In Africa, forests play a vital role in providing goods and services to people and ecosystems that support sustainable development.
They provide goods (timber, poles, posts, pulp, paper) and foods (fruits, bush meat, edible insects, beeswax, honey) whose contribution to national economies is enormous. They offer important services (cycling of soil nutrients, regulation of climate change through removal of carbon dioxide from the atmosphere), stabilise the soil, provide habitats for wildlife animals, offer recreations sites, and treat wastes.
African forests provide a considerable support to agriculture. They contribute to food security, as in most parts of the continent this depends on rain-fed agriculture. Hence, the importance of watershed management in enhancing food security. The total contributions of forest goods and services to the gross world product (GWP) is estimated at over $6.7 trillion, that is about 10% of the total.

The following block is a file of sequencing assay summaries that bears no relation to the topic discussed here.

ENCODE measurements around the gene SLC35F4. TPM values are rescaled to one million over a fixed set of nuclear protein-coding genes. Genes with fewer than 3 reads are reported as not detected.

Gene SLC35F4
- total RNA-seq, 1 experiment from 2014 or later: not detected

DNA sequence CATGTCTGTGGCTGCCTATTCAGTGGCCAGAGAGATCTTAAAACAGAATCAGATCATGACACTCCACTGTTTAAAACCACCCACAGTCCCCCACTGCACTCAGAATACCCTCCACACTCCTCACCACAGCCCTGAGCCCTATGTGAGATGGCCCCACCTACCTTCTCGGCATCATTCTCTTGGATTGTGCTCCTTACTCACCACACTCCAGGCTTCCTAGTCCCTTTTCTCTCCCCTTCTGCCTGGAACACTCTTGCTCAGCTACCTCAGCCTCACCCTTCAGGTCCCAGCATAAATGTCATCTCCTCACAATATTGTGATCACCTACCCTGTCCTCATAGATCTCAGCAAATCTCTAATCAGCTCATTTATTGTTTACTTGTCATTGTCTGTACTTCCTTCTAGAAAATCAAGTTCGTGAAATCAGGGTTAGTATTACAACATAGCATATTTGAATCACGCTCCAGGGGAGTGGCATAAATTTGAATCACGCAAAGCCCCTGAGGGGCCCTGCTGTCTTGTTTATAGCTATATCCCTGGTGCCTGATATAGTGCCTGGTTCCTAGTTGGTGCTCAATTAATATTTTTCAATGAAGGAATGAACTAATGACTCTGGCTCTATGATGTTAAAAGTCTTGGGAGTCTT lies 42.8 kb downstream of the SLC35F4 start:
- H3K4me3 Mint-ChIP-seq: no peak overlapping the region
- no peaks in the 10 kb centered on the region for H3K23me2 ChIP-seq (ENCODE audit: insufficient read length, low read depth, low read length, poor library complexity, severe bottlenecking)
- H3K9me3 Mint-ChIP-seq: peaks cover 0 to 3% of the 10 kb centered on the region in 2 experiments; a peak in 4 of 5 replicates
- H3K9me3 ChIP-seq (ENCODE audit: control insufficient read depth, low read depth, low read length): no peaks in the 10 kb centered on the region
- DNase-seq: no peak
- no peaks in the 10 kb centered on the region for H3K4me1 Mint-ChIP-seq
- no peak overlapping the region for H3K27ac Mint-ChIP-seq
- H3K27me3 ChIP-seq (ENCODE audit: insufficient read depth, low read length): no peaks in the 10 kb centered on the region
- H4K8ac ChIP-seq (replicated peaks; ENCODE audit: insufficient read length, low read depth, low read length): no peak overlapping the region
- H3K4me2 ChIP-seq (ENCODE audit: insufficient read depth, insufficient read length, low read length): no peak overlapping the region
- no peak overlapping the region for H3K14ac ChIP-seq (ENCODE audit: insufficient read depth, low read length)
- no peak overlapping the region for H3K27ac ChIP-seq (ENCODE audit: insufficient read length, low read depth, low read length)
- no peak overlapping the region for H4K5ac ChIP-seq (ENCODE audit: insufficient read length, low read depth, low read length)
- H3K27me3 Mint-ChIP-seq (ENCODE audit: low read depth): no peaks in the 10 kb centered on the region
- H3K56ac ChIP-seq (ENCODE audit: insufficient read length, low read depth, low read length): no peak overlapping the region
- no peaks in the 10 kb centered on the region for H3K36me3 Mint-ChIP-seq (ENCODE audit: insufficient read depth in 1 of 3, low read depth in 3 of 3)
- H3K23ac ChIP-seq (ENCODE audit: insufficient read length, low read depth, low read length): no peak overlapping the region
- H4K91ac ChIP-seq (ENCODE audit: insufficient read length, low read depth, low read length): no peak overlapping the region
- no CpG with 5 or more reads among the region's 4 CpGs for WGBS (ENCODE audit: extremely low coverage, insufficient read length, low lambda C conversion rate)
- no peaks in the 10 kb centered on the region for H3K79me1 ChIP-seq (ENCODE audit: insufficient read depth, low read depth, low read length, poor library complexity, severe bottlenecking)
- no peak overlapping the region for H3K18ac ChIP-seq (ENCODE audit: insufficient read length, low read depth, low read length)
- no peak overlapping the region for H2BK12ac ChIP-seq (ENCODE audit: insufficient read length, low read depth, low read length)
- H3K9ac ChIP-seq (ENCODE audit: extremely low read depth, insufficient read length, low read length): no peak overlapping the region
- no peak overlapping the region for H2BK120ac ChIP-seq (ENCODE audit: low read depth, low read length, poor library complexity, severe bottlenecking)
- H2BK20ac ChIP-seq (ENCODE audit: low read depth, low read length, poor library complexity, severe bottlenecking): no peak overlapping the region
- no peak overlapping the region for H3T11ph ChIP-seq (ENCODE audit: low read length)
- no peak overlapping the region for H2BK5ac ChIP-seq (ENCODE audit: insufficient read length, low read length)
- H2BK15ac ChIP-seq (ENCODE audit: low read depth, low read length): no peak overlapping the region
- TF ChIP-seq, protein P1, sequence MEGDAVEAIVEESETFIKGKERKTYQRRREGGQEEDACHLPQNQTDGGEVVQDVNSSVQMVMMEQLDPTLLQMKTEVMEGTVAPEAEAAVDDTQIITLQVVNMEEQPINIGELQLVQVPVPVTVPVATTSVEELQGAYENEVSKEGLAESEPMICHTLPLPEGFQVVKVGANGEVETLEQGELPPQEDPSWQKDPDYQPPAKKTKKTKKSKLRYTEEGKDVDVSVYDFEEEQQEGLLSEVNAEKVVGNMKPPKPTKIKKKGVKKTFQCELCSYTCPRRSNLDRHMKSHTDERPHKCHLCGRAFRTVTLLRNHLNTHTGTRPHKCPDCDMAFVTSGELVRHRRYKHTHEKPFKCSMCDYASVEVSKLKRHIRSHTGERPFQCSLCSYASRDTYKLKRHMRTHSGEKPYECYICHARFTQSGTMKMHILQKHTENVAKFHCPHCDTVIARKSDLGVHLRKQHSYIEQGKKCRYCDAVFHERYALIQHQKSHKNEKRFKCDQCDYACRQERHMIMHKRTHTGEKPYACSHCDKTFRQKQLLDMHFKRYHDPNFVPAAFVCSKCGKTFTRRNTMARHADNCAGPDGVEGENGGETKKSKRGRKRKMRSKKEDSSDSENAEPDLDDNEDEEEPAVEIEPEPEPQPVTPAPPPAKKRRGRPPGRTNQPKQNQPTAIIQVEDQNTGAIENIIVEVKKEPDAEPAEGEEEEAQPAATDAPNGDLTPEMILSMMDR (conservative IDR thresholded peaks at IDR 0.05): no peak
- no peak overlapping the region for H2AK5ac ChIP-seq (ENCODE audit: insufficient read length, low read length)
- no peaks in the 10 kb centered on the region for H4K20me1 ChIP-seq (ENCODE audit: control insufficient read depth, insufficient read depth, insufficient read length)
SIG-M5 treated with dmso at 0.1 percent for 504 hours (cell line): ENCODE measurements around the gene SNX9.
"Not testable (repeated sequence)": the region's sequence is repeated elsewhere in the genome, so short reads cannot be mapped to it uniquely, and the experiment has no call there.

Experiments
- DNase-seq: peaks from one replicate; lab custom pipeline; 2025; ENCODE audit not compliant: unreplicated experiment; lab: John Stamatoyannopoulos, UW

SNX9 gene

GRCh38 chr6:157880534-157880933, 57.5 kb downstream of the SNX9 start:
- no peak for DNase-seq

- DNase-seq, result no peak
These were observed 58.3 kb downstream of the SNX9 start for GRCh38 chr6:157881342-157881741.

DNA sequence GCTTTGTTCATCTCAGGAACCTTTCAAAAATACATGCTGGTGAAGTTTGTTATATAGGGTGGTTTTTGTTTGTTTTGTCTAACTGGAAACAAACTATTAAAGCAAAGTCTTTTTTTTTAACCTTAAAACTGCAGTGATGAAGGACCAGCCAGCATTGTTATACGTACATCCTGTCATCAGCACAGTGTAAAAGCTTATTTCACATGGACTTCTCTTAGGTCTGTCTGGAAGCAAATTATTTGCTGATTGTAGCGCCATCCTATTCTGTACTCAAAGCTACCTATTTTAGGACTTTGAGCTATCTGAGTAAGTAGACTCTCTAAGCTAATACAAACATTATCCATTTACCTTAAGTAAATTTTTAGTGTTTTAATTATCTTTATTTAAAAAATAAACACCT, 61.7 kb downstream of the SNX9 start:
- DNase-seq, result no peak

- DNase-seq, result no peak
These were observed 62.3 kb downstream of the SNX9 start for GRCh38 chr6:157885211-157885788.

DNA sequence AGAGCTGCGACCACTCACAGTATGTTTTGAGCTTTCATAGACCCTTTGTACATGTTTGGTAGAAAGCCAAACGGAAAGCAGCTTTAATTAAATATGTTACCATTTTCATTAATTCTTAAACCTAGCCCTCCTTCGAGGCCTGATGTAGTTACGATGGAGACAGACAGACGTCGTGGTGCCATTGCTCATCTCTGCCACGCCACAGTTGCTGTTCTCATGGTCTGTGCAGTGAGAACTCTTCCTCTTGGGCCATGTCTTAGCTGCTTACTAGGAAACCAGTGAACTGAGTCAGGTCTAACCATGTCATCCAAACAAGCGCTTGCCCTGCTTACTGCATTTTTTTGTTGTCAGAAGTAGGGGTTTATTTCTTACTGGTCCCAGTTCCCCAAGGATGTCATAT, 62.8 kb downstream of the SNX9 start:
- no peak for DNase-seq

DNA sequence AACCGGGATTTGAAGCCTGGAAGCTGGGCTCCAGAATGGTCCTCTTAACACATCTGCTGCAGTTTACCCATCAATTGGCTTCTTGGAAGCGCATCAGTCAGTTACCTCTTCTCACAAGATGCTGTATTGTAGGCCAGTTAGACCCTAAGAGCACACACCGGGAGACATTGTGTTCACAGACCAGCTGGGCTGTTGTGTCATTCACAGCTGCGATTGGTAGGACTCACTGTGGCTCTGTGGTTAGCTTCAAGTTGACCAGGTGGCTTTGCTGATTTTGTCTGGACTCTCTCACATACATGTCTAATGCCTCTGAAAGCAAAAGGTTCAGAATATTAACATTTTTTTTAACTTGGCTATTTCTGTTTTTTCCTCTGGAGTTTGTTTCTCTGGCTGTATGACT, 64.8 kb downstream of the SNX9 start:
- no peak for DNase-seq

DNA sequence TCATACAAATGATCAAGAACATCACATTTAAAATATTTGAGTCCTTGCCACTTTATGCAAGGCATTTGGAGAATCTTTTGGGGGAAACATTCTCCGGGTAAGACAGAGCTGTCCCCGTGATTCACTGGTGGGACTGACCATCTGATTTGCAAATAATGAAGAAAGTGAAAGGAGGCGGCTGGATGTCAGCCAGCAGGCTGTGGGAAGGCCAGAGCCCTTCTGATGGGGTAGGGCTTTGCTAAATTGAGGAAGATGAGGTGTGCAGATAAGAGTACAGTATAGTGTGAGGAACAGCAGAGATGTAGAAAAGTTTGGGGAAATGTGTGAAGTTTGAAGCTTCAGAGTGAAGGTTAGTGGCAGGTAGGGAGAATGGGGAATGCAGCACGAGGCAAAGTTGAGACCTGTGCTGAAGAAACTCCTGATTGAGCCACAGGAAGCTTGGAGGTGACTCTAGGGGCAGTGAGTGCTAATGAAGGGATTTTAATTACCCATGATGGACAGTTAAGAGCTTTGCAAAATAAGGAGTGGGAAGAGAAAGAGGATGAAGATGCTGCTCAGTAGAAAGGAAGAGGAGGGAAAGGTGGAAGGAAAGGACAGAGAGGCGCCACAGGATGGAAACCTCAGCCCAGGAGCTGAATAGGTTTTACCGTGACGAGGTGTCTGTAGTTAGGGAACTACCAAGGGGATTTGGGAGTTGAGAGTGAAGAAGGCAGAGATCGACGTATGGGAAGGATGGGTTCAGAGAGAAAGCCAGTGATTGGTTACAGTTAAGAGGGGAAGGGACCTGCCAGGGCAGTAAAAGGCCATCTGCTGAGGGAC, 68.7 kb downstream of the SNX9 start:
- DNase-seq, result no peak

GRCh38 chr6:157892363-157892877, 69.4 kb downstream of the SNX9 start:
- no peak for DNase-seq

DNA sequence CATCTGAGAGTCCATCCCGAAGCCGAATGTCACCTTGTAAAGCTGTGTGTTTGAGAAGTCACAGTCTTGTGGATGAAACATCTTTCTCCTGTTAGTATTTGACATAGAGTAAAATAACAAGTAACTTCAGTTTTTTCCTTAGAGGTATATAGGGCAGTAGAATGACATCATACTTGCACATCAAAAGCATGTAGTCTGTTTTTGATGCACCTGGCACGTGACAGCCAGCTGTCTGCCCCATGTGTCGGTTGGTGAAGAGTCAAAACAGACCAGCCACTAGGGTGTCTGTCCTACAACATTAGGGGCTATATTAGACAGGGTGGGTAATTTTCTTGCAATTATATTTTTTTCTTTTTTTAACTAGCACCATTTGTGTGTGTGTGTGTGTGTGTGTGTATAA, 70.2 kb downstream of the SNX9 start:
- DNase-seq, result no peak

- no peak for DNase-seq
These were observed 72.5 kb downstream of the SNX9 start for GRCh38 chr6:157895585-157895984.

African forested area is estimated at 624 million hectares (ha.): 600 million ha of natural forests; the rest, of planted forests. Forests cover 20.6% of the continent’s land area (15.6% of the world’s forest cover). As to ownership, they can be either public (535 million ha) or private (71 million ha); about 2 million ha are under unknown ownership.
Forests are rich in biodiversity. The Congo Basin accounts for more than 50% of Africa’s biodiversity.
African forests support a large number of endemic species, at a density among the highest in the world. Important ecoregions are: the Guinean forests of West Africa, the Coastal Forests of Eastern Africa, the Eastern Afromontane hotspot, Madagascar, the Indian Ocean Islands, the Maputaland-Pondoland-Albany hotspot on the east coast of Southern Africa, and the Succulent Karoo of South Africa and Namibia.
Africa has recorded significant decline in forest cover, due to various factors. African forests have been declining at a rate of 2.8 million ha per year from 2010 to 2015 (that is, from 638.2 million ha to 624 million ha). (V.O.)